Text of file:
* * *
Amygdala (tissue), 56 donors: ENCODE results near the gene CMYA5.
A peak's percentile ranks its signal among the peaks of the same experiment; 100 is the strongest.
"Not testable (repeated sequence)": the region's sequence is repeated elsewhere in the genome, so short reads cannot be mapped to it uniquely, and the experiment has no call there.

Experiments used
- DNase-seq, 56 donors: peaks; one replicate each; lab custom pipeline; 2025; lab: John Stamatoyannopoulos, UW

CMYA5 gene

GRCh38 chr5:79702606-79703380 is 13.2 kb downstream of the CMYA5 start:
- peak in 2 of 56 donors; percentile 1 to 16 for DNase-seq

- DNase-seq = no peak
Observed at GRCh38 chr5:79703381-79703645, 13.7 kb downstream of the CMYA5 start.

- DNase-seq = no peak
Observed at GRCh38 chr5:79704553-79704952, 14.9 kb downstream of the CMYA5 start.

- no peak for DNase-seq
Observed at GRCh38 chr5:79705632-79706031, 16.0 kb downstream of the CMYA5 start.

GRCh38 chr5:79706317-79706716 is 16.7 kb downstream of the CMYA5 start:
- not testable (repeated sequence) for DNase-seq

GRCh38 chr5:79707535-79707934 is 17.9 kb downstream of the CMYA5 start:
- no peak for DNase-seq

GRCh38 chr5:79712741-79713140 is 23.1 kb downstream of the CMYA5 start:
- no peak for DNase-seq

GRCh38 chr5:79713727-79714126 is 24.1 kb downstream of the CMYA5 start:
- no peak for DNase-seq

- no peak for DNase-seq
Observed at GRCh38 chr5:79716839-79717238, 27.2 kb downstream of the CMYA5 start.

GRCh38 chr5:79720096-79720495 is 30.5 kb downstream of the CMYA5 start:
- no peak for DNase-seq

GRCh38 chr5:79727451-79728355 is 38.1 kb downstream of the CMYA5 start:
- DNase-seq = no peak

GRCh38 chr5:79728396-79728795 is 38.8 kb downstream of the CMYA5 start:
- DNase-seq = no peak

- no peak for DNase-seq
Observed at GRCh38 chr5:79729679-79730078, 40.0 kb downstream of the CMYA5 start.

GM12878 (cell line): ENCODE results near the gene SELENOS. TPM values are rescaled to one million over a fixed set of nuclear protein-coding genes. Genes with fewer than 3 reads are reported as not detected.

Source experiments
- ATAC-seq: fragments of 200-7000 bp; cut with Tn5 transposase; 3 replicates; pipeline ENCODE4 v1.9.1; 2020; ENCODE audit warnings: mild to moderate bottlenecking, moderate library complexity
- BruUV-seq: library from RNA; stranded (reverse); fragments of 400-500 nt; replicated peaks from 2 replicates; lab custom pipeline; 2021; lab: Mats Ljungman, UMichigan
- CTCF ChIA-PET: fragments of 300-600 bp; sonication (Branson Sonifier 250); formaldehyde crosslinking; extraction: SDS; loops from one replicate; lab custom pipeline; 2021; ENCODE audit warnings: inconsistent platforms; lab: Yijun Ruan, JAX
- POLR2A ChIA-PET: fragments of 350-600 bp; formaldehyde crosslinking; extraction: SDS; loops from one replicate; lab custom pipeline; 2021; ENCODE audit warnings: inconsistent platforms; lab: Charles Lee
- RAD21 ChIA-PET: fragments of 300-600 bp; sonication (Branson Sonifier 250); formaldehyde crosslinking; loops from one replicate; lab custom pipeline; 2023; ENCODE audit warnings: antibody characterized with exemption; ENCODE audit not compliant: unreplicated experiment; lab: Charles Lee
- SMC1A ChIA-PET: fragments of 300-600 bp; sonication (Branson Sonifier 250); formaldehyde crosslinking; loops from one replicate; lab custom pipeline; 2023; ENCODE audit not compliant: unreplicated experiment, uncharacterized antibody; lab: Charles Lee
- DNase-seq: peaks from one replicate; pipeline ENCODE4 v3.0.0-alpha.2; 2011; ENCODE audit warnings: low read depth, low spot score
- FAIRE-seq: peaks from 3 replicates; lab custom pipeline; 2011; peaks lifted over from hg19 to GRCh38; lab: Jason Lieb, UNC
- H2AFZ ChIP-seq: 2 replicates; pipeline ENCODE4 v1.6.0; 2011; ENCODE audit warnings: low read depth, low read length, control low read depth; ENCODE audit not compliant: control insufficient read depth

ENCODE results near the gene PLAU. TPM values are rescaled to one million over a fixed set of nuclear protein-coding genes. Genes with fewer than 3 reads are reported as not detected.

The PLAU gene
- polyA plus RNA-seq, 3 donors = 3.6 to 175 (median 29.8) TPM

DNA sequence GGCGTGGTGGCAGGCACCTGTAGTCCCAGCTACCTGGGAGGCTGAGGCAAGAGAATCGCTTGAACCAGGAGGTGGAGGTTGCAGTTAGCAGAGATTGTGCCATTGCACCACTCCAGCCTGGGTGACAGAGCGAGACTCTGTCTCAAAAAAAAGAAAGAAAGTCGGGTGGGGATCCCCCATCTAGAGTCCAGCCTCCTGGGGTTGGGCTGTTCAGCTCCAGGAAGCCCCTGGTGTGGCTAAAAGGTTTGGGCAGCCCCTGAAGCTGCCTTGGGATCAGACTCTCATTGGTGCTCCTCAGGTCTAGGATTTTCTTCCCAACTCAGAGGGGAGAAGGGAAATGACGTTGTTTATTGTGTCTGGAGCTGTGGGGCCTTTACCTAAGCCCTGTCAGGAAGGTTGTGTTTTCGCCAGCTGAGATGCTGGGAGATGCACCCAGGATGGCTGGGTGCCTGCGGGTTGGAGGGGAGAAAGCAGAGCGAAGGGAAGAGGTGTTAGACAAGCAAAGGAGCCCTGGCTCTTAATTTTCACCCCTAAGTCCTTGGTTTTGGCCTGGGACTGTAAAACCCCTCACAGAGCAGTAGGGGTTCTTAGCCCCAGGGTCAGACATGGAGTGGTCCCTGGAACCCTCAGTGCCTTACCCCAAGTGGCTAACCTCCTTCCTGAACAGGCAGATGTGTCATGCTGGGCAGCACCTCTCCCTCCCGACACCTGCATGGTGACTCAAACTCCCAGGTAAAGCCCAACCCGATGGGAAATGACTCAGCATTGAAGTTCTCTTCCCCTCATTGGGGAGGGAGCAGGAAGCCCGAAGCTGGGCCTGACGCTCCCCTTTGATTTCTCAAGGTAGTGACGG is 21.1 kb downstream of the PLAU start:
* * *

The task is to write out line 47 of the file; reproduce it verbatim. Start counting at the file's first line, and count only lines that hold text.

DNA sequence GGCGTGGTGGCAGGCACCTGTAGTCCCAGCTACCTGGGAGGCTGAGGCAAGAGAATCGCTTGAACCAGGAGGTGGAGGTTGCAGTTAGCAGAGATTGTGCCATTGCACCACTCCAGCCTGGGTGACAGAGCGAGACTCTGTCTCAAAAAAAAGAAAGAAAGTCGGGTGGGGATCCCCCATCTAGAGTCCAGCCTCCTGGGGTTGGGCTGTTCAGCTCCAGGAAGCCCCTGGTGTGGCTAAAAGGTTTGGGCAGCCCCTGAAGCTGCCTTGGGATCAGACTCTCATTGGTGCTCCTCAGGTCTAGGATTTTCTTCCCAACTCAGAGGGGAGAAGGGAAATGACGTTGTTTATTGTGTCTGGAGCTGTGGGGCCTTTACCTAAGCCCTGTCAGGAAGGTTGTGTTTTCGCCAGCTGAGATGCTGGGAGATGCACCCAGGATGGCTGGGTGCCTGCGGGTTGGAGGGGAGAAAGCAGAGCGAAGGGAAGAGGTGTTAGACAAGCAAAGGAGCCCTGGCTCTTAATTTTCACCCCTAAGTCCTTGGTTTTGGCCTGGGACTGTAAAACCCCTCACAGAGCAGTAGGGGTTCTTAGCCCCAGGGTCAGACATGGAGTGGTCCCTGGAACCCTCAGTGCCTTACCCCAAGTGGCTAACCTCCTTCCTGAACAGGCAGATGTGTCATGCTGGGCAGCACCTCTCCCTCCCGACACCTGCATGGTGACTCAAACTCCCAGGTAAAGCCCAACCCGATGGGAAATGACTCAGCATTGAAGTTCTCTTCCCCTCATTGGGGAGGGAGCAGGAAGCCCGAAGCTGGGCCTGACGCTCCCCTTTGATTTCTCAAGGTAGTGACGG is 21.1 kb downstream of the PLAU start: